@Back2LifeTake a look:  GOP is a Hate-Everybody Else cult.  Look at Daffy Schlafly, she is their icon.  So full of hate for everybody, she's too full of hate to hate them all adequately. Now she's 90, we are all hoping for The Best.

RB1
RB1

@DavidStrayer Your remarks have such great truth in them. It seems to be confusing to these ultra conservative GOPee-rs. I think that they are caught between the Crusades and the American Puritan era, in viewing their objective for the future of America. Don't be fooled, they do have a vision, but the problem is that it's not a vision of a progressive future!  Their fear of the unknown is simply to stifling for them to breathe.  Recently read a study that concluded that becoming a Conservative Republican from youth, involved forming paranoid thoughts about the unknown variables in life. A staunch response for the familiar is much more reassuring than taking a chance with the unknown!

jmac
jmac

@DavidStrayer If he considers himself a "moderate" why is he on tv saying he's an independent?    There's a party that moved right and sits smack in the middle.  The moderate middle.   And what took him so long to figure Republicans out?  This guy's not too bright.  

jmac
jmac

@Paul,nnto   Republican candidates used to walk away from the platform.  WHat platform?  Haven't read it.   They pretended it didn't exist.  


Now they are ALL the platform.   And that platform is not a pretty picture.  

JoshWeinstein
JoshWeinstein

@manslagt  

It would be one thing if being anti-gay was the only issue for the Republicans. But that is simply not the case. They are anti-woman, anti-science, anti-poor, anti-minorities, anti-intellectual, anti-immigrant, etc. When you add all of that up, it is difficult to see how they can continue to be a viable party. They are excluding too many people.

Irony
Irony

@manslagtIt's a mark of ignorance to talk about the Republican party of the pre-civil-rights era as though it is the same party of today. The GOP was formed on a platform of expanding human rights (those of slaves, in particular) and continued on that track right until the civil rights era when it decided to completely shift gears and oppose human rights in exchange for the Dixiecrat vote. The "party of Lincoln" died right then and there. If anything, the Democratic party is its spiritual successor.

DavidStrayer
DavidStrayer

@manslagt 

On the contrary, manslagt: the GOP was founded in the 1850s to combat slavery.  Their first presidential candidate, John C. Fremont, was an abolitionist and ran on an abolitionist platform.  Their second presidential candidate, Abraham Lincoln, abolished slavery.  


Republicans in Congress pressed Radical Reconstruction of the defeated slavist South, to cleanse it of its terrible legacy of bigotry and slavery.


Gay rights weren't even a gleam on the horizon, but the GOP (which used to stand for Grand Old Party and now would more appropriately be Grinches Only Party) was in the forefront of the struggle for equality and minority rights.  


In the 1850s, women couldn't vote.  Universal manhood suffrage had only been the general rule since the 1820s (prior to which only property owners could vote in many places).  There were many battles to be fought before gay rights.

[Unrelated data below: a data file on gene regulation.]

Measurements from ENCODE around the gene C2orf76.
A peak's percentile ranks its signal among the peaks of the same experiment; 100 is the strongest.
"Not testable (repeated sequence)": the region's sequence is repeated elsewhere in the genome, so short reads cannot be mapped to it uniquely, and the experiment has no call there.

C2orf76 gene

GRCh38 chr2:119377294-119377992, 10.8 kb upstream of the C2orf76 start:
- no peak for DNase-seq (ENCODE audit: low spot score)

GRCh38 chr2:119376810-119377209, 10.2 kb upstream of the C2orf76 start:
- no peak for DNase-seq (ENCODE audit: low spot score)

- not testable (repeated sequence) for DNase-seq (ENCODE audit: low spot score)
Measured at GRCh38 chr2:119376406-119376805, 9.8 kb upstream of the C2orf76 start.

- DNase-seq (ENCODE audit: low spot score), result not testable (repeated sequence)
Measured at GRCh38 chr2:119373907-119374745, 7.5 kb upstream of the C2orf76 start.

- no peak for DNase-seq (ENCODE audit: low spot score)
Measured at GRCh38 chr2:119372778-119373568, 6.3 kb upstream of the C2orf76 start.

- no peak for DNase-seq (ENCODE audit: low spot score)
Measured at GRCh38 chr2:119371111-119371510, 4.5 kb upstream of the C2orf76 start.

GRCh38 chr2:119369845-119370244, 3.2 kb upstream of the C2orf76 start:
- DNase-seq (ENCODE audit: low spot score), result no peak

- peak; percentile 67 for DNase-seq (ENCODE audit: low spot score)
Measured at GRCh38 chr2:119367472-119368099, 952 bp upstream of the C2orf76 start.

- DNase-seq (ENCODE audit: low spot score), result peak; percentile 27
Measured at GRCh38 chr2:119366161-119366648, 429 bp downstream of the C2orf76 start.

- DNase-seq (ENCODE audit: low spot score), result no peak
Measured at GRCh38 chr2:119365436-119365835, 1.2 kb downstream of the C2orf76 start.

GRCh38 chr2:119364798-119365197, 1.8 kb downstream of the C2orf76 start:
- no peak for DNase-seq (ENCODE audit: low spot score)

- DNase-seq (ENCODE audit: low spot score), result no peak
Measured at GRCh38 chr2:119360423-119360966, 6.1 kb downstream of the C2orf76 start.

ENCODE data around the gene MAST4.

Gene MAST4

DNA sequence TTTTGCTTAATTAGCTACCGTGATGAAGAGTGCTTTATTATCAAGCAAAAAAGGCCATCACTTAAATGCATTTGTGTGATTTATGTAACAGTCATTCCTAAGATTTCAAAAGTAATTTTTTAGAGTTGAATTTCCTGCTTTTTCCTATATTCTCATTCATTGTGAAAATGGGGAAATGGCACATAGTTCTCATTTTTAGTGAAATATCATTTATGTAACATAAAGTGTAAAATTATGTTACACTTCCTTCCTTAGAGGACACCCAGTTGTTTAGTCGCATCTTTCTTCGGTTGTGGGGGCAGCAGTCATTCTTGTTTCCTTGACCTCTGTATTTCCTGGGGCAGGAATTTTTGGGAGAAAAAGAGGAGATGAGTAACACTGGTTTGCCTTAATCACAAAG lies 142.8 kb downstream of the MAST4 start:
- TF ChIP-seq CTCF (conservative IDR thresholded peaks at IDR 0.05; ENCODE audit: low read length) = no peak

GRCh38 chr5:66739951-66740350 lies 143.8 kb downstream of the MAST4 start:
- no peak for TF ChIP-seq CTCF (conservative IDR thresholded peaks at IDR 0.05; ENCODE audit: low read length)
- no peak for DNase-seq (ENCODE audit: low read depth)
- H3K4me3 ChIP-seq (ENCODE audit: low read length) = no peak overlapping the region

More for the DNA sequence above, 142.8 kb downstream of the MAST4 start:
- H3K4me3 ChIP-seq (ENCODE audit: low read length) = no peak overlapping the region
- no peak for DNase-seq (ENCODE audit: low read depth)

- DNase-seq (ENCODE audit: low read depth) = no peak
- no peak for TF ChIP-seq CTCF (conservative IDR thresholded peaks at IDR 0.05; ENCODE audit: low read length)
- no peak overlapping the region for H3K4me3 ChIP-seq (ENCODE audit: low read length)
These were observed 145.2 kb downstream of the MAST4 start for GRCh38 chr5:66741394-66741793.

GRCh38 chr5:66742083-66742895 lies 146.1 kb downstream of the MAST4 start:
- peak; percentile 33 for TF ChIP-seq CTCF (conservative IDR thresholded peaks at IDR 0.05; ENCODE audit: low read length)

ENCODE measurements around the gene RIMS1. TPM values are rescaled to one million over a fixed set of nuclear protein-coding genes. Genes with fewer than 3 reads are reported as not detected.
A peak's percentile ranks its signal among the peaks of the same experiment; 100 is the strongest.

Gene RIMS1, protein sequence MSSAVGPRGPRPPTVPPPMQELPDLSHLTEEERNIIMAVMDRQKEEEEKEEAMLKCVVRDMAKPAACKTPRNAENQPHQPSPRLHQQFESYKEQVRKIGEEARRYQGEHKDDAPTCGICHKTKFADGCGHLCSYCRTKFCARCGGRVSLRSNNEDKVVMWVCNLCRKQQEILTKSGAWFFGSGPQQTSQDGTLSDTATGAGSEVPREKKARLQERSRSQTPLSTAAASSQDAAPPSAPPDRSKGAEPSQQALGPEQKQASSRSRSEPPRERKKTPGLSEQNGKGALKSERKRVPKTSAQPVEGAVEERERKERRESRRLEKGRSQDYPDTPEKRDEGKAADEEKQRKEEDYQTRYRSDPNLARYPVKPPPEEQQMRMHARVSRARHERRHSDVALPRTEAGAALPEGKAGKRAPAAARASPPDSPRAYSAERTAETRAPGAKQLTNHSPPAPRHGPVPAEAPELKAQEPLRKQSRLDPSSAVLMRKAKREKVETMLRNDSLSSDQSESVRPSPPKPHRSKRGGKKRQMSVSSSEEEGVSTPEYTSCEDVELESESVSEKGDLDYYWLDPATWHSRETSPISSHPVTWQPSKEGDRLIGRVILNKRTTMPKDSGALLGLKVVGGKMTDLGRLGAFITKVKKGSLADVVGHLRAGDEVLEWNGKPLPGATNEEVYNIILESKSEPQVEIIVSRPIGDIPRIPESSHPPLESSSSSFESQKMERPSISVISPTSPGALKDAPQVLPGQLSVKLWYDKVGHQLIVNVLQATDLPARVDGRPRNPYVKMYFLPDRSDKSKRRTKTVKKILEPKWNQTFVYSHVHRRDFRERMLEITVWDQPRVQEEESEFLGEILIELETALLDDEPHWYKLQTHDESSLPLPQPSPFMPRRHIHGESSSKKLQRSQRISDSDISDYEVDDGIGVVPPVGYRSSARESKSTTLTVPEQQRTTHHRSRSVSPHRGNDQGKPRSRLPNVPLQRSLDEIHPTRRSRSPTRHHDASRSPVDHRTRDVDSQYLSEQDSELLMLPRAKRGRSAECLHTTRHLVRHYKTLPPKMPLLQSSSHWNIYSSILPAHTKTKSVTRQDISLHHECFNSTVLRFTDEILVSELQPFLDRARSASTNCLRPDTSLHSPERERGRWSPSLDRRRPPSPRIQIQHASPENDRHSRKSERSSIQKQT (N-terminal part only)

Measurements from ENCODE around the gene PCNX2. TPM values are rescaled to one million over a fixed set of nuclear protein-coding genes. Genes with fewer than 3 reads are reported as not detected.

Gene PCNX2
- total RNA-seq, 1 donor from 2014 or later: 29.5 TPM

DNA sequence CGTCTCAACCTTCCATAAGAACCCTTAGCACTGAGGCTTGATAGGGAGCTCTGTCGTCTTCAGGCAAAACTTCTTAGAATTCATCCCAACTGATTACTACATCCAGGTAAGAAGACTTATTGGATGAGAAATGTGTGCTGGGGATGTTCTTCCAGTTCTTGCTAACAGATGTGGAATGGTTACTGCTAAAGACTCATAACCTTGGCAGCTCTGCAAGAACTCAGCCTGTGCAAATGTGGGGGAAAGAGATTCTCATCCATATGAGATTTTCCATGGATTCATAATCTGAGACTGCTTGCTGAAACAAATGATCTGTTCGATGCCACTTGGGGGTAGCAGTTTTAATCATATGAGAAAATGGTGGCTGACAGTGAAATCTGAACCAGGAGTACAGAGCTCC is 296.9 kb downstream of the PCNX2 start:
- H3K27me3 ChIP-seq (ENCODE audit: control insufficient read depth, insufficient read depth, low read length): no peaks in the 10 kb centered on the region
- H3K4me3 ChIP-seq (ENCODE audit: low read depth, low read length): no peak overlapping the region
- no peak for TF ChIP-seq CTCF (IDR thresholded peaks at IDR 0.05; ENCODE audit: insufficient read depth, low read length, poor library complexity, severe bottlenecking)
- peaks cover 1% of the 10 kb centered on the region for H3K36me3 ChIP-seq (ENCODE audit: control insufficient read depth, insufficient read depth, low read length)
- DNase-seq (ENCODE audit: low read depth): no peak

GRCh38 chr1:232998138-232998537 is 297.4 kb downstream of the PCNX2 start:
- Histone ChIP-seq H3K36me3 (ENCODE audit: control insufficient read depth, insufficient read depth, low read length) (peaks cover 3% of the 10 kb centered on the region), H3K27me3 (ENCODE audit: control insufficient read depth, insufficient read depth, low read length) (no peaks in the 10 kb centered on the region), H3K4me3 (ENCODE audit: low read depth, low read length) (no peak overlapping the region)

But the bottom line is that the GOP was about civil rights.  It is no longer.

jmac
jmac

@manslagt How about human rights?   Are they for that?  


How many people today claim they're Republican?  Somewhere in the mid 20's I think the last poll showed.  That's not surviving.  When voters who used to proudly claim they were Republican now have to call themselves Independents or Libertarians - the party's not surviving.  

JohnWeir
JohnWeir

@sandyoestreich @MatNazarian
I call BS on that. Statist is not a code word for racist.  Ron Paul is not a racist. Racism is a collectivist philosophy. Ron Paul and libertarians are not collectivists, but individualists. Libertarians also believe in the non-aggression principle and believe relationships should be voluntary. Racists and statists do not.  A statist may be racist - creating laws preventing people of various legal classifications from interacting - such as Jim Crow segregation laws, or a statist may believe that egalitarian social goals need to be enforced by the law with "affirmative action" programs and busing of school children to state schools to achieve "racial balance."  The point being a statist believes the law should be used to force people to behave the statist believes is right in order to engineer changes in society rather than to protect individual rights.  

HeatForce
HeatForce

@sandyoestreich @MatNazarian Easy libtard, Ron isn't racist. And even if he was it's Obama with the blood on his hands via the wars. I guess "accused racism" trumps actual proven murder (i.e. drone kills) in your little world.

sandyoestreich
sandyoestreich

@MatNazarian@sacredhANSWER: VOTE THE GOP OUT EVERY CHANCE YOU GET. 

That is the only legal way to dispose of GOP.


Tell yr Lady Republicans, who never read the revealing GOP platform, that they are just like turkeys celebrating Thanksgiving!


Smaller gov't with GOP: 

Line up Ladies to be fitted with Chastity Belts, the next legislation they're filing!

MatNazarian
MatNazarian

@sacredh Yeah, everyone should just keep compromising as our national debt heads toward $22 Trillion. Great plan. Bipartisanship, woo hoo!

BeArthur
BeArthur

Unfortunately  you've reduced Congress to a bunch of ignorant hillbillies hellbent on making our country into a cesspool.

reallife
reallife

@sacredh @mantisdragon91  "Send people to Washington to make sure that nothing gets done? It's beyond bizarre."


is it so hard for you libtards to understand that we're sending people to Washington to STOP your hero (and your ilk) from turning this county into a big outhouse?


I guess it is. Talk about bizarre






sacredh
sacredh

@mantisdragon91, it just amazes me that the Tea Party can get anybody to vote for them. Send people to Washington to make sure that nothing gets done? It's beyond bizarre.